Bulgarian stamps tell the story of the failed 1923 September Uprising
By Rick Miller
Bulgaria is located in the Balkan Peninsula on the Black Sea, bordering Turkey, Romania, Serbia, Macedonia and Greece.
Bulgaria, being a small country with relatively little immigration to the United States, is not on the radar of many American stamp collectors.
However the inquisitive and interested can learn a great deal about Bulgarian history and culture from its stamp issues.
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Like much of the rest of the Balkan population, Bulgarians are ethnically and linguistically Southern Slavs and religiously Eastern Orthodox Christians. Bulgaria has close historical, cultural, linguistic and religious ties to Russia, and it was one of the chief beneficiaries of Russian Slavophilism and Panslavism.
Russia was a constant champion of Bulgarian interests in the councils of the Great Powers. Russian support was key in helping to free Bulgaria from the Ottoman Empire in the 19th and early 20th centuries.
With Russian help, Bulgaria became an autonomous principality of the Ottoman Empire in 1878 and proclaimed full independence in 1908. Bulgaria issued its first postage stamps on May 1, 1879.
Bulgaria was on the winning side in the First Balkan War (1912-13), virtually doubling its territory at the expense of the Ottoman Empire. But attacking its erstwhile allies in the Second Balkan War (1913) proved disastrous, and Bulgaria lost much of the territory it had gained.
In an effort to recoup its losses, Bulgaria went with the Central Powers in World War I, which was another big mistake. The victorious Allies imposed the punitive Treaty of Neuilly-sur-Seine on Bulgaria, which added to the general hardships of the period between the World Wars.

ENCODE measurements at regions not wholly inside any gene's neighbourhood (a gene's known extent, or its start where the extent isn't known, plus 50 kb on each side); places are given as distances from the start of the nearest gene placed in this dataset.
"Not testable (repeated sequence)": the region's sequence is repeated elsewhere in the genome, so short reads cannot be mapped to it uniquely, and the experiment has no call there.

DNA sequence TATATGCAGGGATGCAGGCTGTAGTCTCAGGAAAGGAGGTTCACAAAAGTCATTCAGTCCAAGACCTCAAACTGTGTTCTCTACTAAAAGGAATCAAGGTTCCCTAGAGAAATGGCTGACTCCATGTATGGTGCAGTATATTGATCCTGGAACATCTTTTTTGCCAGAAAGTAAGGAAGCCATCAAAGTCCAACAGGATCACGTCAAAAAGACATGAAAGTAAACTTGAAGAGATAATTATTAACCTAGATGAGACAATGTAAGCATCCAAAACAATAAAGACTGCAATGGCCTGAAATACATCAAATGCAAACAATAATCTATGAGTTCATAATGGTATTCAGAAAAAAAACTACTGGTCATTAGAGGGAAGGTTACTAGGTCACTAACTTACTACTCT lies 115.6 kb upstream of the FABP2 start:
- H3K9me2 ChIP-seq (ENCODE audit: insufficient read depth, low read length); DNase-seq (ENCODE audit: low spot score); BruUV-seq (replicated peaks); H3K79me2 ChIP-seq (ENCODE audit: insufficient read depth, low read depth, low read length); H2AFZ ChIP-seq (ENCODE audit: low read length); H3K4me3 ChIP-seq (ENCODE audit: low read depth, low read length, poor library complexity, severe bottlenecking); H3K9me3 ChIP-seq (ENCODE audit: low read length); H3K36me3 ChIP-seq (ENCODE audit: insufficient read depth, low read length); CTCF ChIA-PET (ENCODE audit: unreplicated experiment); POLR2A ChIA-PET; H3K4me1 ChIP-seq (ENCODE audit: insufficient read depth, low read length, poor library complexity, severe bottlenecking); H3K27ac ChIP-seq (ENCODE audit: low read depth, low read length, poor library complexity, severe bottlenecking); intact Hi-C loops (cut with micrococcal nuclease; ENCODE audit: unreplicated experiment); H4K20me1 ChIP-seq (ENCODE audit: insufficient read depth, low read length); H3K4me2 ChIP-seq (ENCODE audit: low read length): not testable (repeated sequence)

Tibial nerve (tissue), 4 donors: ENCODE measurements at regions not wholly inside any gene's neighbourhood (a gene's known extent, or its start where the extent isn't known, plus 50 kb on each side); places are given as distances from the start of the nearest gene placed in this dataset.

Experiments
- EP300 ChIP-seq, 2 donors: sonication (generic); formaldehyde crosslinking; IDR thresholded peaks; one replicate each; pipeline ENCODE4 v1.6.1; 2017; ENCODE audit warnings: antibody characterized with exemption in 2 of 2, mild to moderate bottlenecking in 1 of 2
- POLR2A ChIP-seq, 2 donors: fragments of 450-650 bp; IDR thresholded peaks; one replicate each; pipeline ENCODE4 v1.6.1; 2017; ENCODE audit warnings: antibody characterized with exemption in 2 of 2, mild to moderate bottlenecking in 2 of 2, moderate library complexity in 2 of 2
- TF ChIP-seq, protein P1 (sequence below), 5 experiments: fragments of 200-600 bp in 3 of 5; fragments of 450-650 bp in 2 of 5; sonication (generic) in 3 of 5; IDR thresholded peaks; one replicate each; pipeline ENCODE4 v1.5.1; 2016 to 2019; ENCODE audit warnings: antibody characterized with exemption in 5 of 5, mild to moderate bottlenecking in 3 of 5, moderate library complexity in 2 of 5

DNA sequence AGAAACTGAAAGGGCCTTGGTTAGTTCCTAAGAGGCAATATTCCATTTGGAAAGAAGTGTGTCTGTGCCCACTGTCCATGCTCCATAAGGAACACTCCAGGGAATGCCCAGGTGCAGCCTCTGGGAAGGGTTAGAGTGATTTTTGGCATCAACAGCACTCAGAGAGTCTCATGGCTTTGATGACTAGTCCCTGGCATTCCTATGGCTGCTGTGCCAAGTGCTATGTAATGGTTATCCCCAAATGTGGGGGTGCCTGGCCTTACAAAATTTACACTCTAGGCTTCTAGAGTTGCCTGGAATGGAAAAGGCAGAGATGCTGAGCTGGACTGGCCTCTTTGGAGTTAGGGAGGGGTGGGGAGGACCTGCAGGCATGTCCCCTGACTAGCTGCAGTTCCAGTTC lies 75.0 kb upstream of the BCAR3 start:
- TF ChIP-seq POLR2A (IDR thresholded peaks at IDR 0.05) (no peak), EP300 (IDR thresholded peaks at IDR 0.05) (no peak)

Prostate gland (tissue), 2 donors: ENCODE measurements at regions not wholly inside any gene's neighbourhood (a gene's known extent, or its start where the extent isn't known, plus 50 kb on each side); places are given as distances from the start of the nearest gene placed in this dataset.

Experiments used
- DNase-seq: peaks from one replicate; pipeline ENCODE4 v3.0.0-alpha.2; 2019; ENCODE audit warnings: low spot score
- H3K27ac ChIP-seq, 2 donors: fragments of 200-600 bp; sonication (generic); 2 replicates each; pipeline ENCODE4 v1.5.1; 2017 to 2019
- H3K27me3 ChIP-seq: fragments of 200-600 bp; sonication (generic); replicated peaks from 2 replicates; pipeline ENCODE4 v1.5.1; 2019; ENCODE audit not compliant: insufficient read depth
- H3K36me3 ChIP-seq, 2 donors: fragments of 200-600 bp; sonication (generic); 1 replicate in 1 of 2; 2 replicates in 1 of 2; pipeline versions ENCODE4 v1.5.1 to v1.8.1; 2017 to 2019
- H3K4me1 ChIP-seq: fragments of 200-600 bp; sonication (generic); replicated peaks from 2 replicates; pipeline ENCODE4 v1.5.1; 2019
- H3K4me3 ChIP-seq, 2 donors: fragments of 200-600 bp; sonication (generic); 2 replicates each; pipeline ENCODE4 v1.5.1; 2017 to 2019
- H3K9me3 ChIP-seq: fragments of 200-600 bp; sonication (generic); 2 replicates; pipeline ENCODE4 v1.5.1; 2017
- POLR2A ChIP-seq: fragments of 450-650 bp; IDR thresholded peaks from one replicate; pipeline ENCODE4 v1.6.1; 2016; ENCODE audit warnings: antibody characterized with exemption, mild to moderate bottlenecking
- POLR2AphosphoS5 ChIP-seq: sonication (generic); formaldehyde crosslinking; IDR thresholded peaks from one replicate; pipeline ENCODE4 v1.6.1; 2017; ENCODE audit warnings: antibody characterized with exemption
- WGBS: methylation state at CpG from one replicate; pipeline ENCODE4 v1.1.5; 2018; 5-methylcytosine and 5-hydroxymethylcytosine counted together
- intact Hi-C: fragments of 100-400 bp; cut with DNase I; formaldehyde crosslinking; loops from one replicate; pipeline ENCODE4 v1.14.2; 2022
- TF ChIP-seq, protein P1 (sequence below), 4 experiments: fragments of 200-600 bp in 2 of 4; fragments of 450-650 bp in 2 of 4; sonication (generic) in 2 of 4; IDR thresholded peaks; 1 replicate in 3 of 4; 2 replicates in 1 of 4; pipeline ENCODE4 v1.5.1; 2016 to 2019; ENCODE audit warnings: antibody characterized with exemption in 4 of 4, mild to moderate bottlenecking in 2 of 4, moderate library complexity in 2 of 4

As called for by Marxist-Leninist ideology, a wave of communist revolts swept Europe in the wake of World War I. Urged and directed by the Comintern (the Third International based in Soviet Russia) headed by Grigory Zinoviev, communist revolts were quickly defeated in Berlin, the Baltic States and Poland, but gained some temporary success in Munich, Finland and Hungary. One of the last of these was the 1923 September Revolt in Bulgaria.
The Bulgarian Communist Party (BCP) held its first party congress in 1919. A Bulgarian 5-stotinki stamp commemorating that congress (Scott 3416) is shown nearby.
The stamp, issued June 15, 1989, is perforated gauge 13 by 13½.
The BCP crest can be seen in the top half of the design of the 1985 13s 30th Anniversary of the Admission of Bulgaria to the United Nations stamp (Scott 3074) shown here. The stamp is perforated gauge 13½.
The BCP came in second in the first elections to the Sobranie (parliament) in 1920. Until 1923, the government was dominated by the Agrarian Peasant Party, led by Alexander Stamboliski.
Stamboliski was no democrat. He ruled through violence and intimidation. In 1923, he decided to further enhance his power by purging and suppressing his closest rivals, the communists.
Ironically, the Bulgarian military used Stamboliski’s attack on the communists as the pretext for a coup on June 9, 1923, in which Stamboliski was murdered and the Peasant Party was removed from power and purged. Reprieved by the military coup, the BCP stood idly by while their Agrarian Peasant Party oppressors were liquidated.
Even more ironically, Zinoviev and the Comintern leadership in the Soviet Union were furious with the BCP’s failure to join the Peasant Party in resisting the coup.